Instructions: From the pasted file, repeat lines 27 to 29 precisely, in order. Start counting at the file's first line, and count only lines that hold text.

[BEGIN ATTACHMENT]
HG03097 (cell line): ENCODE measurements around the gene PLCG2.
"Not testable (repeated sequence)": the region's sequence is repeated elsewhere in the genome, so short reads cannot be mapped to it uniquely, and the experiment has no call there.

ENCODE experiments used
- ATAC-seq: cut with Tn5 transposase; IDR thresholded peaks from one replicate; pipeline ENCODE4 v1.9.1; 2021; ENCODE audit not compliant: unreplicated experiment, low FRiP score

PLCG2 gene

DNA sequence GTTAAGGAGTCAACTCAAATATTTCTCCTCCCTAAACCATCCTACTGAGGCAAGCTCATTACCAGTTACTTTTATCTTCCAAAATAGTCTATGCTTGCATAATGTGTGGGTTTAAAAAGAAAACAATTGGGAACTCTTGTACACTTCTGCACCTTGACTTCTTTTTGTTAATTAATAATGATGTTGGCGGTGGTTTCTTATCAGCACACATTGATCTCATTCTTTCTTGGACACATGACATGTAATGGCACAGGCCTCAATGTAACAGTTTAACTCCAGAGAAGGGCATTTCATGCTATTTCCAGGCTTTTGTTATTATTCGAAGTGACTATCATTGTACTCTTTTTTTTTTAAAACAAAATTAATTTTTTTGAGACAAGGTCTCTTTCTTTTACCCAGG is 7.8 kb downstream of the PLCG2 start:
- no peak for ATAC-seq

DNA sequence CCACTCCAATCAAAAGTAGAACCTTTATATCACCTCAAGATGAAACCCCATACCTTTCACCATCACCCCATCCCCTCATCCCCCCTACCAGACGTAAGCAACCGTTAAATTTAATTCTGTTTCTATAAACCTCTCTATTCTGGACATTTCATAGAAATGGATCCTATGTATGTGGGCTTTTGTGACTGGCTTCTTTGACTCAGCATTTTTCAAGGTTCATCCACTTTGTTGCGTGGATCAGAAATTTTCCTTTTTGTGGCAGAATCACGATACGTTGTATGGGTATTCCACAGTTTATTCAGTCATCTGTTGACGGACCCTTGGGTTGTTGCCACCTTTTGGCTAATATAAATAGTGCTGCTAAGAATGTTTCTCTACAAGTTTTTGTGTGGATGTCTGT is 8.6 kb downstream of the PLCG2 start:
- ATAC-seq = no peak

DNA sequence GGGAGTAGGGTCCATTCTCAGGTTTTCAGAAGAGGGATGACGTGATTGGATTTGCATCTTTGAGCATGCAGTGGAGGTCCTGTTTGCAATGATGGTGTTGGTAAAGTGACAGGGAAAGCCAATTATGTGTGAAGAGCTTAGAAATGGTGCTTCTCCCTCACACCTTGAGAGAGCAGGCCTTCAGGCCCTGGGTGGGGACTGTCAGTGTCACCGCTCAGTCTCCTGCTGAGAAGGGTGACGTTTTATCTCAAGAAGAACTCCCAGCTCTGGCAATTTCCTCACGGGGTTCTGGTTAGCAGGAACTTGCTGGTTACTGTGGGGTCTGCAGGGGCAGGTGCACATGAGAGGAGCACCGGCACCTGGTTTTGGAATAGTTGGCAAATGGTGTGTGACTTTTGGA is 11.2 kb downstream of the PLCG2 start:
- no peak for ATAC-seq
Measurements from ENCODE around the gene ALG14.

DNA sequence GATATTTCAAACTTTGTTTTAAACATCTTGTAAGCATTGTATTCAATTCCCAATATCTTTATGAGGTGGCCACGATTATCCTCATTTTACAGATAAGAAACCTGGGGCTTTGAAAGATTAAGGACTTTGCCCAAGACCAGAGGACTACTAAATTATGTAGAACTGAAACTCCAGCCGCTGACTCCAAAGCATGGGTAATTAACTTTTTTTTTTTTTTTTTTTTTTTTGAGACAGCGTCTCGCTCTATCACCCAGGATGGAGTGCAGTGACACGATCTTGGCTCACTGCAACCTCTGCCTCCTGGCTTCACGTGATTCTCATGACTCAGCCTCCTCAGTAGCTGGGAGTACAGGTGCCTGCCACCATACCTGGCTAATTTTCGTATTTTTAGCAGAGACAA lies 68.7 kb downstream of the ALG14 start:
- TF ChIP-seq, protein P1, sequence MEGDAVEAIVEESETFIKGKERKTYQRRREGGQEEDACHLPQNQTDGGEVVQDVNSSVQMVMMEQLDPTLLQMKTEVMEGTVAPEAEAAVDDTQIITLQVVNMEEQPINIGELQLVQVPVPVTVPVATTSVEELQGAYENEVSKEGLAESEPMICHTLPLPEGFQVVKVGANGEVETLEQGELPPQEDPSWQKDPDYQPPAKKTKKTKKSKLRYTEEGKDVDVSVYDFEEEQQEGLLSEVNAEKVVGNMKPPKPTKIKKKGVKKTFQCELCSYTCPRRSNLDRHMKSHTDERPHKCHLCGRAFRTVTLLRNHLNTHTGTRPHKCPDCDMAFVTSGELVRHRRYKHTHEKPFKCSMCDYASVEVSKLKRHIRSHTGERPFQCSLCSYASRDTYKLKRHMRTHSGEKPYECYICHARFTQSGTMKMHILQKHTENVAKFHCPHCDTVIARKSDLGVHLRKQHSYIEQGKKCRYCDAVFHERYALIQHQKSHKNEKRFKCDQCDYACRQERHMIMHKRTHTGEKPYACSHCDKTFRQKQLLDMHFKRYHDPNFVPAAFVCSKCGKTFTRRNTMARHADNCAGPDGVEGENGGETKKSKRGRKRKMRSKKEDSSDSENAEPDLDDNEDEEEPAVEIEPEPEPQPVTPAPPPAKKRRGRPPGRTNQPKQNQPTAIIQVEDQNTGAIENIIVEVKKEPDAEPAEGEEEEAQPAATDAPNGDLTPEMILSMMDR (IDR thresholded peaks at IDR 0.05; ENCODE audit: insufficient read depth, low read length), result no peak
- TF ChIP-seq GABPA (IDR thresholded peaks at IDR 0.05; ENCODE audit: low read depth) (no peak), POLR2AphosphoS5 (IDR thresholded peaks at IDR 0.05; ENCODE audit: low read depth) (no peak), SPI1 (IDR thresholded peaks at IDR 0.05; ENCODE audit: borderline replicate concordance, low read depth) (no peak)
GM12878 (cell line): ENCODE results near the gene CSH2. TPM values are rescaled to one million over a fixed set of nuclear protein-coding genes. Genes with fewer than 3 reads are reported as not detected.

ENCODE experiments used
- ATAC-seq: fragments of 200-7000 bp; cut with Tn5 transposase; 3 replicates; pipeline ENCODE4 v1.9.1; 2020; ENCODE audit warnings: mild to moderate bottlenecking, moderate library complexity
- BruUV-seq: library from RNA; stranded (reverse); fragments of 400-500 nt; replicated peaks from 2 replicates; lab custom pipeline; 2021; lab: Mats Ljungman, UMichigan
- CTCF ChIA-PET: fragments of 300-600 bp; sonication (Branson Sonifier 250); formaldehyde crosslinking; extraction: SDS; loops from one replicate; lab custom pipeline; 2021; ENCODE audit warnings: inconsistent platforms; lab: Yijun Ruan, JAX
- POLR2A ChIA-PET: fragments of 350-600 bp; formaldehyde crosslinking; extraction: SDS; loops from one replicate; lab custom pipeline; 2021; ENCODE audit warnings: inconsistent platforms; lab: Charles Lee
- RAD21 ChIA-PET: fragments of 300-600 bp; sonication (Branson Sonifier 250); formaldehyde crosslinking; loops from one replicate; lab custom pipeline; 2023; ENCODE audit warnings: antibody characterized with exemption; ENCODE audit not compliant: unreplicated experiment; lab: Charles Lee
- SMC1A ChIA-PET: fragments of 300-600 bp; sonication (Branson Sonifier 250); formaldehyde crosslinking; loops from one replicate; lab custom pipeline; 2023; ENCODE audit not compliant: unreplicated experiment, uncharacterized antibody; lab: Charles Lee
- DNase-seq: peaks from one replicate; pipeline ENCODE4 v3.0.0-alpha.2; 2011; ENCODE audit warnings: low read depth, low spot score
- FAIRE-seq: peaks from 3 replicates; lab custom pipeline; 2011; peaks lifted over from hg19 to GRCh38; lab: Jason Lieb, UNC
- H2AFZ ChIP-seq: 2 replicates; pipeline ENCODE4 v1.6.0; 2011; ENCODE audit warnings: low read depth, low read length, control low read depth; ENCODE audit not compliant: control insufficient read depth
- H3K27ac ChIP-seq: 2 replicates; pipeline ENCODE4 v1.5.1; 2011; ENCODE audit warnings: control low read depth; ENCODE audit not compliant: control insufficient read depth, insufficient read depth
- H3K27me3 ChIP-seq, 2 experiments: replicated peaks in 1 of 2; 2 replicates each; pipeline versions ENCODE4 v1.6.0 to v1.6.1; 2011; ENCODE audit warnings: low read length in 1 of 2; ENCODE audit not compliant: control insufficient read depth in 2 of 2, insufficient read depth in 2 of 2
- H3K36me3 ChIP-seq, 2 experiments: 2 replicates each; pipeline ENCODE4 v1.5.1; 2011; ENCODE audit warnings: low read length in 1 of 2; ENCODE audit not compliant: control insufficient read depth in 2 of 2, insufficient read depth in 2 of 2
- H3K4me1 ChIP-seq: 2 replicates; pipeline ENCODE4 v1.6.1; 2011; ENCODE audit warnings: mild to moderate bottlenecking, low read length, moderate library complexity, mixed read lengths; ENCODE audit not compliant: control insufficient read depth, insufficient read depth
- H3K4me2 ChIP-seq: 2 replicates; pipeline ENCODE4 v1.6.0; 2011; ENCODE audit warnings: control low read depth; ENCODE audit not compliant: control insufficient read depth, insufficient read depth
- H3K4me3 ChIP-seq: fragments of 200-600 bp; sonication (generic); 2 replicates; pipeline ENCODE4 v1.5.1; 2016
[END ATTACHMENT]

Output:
- H3K27ac ChIP-seq: 2 replicates; pipeline ENCODE4 v1.5.1; 2011; ENCODE audit warnings: control low read depth; ENCODE audit not compliant: control insufficient read depth, insufficient read depth
- H3K27me3 ChIP-seq, 2 experiments: replicated peaks in 1 of 2; 2 replicates each; pipeline versions ENCODE4 v1.6.0 to v1.6.1; 2011; ENCODE audit warnings: low read length in 1 of 2; ENCODE audit not compliant: control insufficient read depth in 2 of 2, insufficient read depth in 2 of 2
- H3K36me3 ChIP-seq, 2 experiments: 2 replicates each; pipeline ENCODE4 v1.5.1; 2011; ENCODE audit warnings: low read length in 1 of 2; ENCODE audit not compliant: control insufficient read depth in 2 of 2, insufficient read depth in 2 of 2